WASHINGTON — Three nonbank giants, recently designated as "systemically important" by federal regulators, have joined their banking counterparts in drafting blueprints for how they could be unwound in a failure.

The firms — General Electric Capital Corp. and the insurance giants American International Group and Prudential Financial — submitted first drafts of their so-called "living wills" this week to the Federal Deposit Insurance Corp. and Federal Reserve Board.

The nonbank companies were recently added to the list of global companies — considered systemically risky — that the Financial Stability Oversight Council can subject to new regulatory standards created under the Dodd-Frank Act. Those requirements include developing plans outlining how they would be resolved in a traditional bankruptcy. The reform law requires resolution plans for each bank holding company with over $50 billion in assets as well as nonbanks that the FSOC designates as "systemically important."

The plans — which include condensed public portions the agencies posted Wednesday — are meant to encourage institutions to arrange corporate structures in a way that can be more easily wound down. Plans must be updated annually, and regulators can take corrective action against firms with subpar plans.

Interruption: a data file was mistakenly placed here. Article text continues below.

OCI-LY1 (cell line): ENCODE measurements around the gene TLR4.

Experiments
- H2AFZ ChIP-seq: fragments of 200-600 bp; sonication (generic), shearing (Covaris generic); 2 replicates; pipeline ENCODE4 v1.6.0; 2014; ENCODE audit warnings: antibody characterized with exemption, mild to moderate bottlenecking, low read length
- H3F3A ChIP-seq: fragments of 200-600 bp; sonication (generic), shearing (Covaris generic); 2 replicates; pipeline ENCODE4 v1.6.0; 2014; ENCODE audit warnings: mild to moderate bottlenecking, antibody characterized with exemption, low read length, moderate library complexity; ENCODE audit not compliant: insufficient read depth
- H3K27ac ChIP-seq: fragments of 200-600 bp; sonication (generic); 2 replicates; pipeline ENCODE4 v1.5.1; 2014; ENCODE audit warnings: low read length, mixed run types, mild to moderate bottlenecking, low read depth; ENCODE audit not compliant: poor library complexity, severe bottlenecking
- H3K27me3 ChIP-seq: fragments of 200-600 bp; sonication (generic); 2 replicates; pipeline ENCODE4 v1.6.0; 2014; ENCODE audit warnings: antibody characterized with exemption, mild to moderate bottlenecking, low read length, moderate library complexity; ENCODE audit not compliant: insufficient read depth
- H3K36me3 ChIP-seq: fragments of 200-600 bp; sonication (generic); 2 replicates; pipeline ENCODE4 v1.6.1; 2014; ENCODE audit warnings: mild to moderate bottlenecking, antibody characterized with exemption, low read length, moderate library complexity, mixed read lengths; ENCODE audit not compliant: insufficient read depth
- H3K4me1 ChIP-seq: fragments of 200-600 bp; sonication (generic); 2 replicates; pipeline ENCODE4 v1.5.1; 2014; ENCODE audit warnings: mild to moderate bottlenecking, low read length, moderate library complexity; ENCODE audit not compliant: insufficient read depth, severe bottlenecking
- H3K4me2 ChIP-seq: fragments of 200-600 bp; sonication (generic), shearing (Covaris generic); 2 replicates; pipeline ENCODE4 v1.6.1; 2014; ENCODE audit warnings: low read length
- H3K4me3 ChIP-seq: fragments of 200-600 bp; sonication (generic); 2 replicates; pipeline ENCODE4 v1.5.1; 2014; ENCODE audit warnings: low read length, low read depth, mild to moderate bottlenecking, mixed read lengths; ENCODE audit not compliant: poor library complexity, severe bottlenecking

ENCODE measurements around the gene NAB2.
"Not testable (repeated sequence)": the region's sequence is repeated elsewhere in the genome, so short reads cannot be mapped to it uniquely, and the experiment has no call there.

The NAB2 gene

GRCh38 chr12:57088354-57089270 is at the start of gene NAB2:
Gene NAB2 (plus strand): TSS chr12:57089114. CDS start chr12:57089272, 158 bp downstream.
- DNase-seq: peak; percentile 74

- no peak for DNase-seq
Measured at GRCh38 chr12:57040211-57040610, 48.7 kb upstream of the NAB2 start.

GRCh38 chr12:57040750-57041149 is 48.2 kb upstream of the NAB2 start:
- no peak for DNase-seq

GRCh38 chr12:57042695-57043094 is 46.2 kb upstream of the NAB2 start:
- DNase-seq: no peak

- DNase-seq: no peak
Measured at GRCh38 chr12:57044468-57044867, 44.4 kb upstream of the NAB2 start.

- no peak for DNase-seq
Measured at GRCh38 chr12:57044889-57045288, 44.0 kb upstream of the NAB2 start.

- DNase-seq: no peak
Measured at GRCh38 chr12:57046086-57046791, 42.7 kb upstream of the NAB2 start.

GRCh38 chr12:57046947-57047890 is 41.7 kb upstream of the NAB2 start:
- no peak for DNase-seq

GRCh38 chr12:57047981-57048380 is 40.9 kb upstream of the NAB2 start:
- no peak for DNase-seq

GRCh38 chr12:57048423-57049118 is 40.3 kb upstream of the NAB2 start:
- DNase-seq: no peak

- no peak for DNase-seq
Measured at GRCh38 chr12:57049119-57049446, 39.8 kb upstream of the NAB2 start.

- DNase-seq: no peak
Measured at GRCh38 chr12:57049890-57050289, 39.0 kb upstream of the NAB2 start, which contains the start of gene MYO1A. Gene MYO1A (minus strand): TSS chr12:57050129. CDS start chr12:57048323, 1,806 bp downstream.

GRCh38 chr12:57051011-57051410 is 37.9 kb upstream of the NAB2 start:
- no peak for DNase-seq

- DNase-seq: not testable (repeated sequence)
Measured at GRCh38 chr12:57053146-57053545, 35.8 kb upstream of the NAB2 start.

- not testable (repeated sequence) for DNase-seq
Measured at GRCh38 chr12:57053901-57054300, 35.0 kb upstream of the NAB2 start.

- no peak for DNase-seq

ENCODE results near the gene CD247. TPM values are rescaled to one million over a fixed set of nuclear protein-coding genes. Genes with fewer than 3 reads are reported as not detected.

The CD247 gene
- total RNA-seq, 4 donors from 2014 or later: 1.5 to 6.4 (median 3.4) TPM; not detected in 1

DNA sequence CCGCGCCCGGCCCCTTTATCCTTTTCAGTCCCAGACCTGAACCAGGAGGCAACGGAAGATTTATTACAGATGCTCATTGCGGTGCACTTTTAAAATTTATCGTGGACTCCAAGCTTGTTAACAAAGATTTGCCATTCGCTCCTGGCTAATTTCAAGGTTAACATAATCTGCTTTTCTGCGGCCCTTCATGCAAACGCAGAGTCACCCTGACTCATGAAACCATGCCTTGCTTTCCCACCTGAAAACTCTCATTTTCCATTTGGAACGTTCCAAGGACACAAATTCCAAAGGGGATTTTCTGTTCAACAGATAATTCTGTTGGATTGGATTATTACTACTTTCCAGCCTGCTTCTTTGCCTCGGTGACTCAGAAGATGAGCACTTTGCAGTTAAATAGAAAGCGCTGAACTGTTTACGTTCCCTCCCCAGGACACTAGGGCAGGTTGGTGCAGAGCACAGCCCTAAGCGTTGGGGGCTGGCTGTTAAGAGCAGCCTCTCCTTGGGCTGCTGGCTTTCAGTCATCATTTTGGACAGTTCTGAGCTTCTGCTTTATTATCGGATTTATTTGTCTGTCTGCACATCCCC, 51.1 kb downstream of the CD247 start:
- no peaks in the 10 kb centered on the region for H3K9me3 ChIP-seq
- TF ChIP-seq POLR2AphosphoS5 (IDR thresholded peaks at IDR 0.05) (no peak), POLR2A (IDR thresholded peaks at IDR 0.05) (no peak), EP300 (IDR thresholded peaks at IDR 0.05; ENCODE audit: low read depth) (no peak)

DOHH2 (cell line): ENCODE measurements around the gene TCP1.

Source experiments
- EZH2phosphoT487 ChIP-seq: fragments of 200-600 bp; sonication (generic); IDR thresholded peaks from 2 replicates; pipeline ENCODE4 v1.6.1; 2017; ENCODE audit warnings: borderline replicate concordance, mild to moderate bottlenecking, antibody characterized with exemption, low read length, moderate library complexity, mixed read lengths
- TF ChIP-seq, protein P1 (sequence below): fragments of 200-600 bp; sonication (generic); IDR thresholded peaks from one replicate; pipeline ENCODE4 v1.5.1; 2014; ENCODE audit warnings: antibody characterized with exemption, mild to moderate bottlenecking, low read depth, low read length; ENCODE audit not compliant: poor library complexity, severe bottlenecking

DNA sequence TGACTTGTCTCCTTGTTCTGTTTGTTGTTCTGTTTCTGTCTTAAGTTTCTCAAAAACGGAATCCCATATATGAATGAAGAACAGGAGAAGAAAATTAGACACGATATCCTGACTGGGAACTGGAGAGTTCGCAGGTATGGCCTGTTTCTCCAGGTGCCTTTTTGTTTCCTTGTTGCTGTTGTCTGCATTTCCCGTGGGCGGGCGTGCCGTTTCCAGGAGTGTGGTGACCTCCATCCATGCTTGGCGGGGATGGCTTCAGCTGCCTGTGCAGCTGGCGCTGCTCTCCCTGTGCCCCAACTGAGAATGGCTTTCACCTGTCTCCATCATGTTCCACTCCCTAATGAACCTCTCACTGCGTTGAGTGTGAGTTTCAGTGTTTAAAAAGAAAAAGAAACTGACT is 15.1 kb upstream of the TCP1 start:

The three companies joined 13 bank holding companies that on Wednesday filed updates of their previously submitted plans. Some banking giants considered most complex by the regulators had submitted their first plans as early as 2012. Those banks have now filed a total of three installments, but are still waiting to hear feedback from regulators on their second-round plans, which were completed last year.

The plans' public portions provide a high-level description of each firm's structure as well as a basic narrative of how they would be resolved in a failure scenario. The more comprehensive versions seen only by regulators contain much greater detail, with some individual plans said to encompass thousands of pages.

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